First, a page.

Another thing that's very closely associated with social security is Medicare. As you know, this was a Democratic program. It was opposed by the Republicans. As a matter of fact, Governor Reagan got his start in politics working for the American Medical Association, traveling around the Nation speaking against Medicare. And of course, we want to have national health insurance with an emphasis on prevention of disease; a lid on hospital costs so they don't charge you too much for your medical care; an emphasis on outpatient care, the care for senior citizens and others in their own homes, not in very expensive hospital rooms; an emphasis on the prevention of illness among very tiny babies and little children, starting at the prenatal stage, where mothers and babies in the first few years of their existence on Earth can have good medical care; and also a catastrophic health insurance program so that if a family is affected by unexpectedly high health costs, then you would have a Government insurance program to help them pay those very high bills. Those are the kind of things that are in the national health insurance program that I've put to the Congress. Governor Reagan says he's absolutely opposed to any such program, if he should become President.

So, we will continue our very steady growth in housing programs, improving programs for social security, and health insurance. And I might point out that the health insurance emphasis is not toward a massive spending program, but would probably actually reduce the cost of health care because you'd be preventing disease and preventing those chronic things that take place in a person's life. because they didn't get adequate care when they were little tiny babies, a lid on hospital costs, and an emphasis on outpatient treatment. All those things will reduce medical care costs and give us better medical care.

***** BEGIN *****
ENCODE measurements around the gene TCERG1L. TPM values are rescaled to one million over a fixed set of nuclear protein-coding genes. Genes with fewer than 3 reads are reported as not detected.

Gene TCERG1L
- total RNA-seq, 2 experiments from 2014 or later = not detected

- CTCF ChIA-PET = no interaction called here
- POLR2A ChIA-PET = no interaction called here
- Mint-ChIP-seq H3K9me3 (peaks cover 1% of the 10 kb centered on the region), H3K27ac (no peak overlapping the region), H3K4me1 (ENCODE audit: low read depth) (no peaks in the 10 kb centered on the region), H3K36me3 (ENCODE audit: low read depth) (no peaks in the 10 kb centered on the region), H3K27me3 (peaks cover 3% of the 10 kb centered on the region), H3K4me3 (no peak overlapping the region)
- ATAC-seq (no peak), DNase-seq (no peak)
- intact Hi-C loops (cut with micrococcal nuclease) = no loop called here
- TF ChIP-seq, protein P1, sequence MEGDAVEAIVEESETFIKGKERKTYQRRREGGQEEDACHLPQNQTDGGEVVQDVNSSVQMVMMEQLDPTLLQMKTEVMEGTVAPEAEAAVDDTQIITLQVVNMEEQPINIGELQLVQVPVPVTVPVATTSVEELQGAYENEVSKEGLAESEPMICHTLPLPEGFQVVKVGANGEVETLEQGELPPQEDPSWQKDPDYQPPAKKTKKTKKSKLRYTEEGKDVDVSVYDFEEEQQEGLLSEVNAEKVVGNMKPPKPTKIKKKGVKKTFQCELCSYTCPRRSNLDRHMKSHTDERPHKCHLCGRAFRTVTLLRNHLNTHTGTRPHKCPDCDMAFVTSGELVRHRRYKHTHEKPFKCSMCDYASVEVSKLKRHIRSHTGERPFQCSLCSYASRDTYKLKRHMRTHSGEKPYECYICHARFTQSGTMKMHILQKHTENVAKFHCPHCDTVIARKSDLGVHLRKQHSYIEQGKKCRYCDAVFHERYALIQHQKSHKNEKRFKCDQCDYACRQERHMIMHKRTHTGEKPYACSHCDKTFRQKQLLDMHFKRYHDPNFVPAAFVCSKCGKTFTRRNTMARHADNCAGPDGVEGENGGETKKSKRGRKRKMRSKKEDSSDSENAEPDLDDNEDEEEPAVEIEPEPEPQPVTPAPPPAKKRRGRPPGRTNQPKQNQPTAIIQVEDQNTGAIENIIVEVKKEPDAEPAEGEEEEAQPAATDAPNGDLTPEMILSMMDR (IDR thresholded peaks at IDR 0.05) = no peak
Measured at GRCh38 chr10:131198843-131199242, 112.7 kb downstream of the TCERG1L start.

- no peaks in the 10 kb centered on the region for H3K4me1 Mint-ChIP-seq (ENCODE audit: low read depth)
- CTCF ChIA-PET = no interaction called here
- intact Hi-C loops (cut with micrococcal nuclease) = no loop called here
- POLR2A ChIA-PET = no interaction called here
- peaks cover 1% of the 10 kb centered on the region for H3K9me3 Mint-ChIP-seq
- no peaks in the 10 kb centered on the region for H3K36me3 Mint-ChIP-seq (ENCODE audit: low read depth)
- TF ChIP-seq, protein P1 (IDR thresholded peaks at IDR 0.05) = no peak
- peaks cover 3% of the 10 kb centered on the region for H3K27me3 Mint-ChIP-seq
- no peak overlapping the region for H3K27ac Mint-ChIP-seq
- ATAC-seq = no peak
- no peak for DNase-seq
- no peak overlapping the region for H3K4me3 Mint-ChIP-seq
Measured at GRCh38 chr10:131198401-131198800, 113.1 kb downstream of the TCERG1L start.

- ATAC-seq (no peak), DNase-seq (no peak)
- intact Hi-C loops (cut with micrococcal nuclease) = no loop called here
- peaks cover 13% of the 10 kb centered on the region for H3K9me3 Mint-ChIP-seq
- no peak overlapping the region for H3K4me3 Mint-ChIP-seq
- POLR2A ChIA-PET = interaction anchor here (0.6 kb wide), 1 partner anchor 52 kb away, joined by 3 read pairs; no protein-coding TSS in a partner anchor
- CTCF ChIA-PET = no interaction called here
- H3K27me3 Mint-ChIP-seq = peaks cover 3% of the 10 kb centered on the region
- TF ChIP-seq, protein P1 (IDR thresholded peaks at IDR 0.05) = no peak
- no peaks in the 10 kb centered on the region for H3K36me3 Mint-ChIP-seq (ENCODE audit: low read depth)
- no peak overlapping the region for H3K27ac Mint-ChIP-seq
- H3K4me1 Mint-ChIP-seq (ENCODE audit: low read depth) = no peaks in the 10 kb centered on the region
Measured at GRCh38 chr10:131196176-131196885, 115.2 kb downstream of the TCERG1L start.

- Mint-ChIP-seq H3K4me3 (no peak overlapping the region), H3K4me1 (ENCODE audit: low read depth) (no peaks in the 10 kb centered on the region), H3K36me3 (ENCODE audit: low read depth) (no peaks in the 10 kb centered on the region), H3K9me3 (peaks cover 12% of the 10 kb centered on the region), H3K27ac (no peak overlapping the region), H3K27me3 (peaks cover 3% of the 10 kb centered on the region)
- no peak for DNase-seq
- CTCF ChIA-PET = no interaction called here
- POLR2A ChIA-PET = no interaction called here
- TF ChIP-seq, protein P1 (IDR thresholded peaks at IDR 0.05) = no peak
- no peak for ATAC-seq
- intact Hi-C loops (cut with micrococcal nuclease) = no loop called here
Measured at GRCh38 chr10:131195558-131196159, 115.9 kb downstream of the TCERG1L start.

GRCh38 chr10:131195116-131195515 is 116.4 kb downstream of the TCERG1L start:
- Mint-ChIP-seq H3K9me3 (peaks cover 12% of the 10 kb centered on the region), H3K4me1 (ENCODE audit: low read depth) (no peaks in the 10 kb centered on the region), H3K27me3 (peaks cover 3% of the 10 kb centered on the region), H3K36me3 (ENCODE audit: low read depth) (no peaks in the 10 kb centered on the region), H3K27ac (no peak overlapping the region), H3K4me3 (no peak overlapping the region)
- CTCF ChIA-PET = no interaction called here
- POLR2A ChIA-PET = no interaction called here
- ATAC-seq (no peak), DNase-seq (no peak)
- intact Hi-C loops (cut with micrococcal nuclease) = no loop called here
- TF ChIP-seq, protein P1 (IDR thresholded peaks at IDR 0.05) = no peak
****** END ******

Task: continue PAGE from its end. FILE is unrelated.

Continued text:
So, from housing to social security, Medicare to health insurance, I think my programs are very good, sound, already presented to the Congress, making good progress through the Congress. Governor Reagan would be just the opposite. I suggest you vote Democratic.


Q. My name is Anne Zanville. Mr. President, I would like to ask you what are you going to do about the unemployment in this country and the energy crisis?

THE PRESIDENT. Thank you very much, Anne.

Since I've been in office, we have emphasized employment perhaps as successfully as anything that we've done. In the last 3½ years, we have added almost 9 million new jobs above and beyond the Americans who were employed when I was inaugurated President. I noticed the figures this morning, for instance, for Ohio. There has been an increase in employment in Ohio of 417,000 people in the last 3 1/2 years. In other words, today, in full-time jobs, there are 417,000 more Ohioans at work than there were when I came into office. And in the Toledo metropolitan area, although right now you are suffering from the changes taking place in the automobile industry, there are 17,000 more people at work now than when I was inaugurated. That's as of last month. So, we've made good progress. Unemployment is still too high.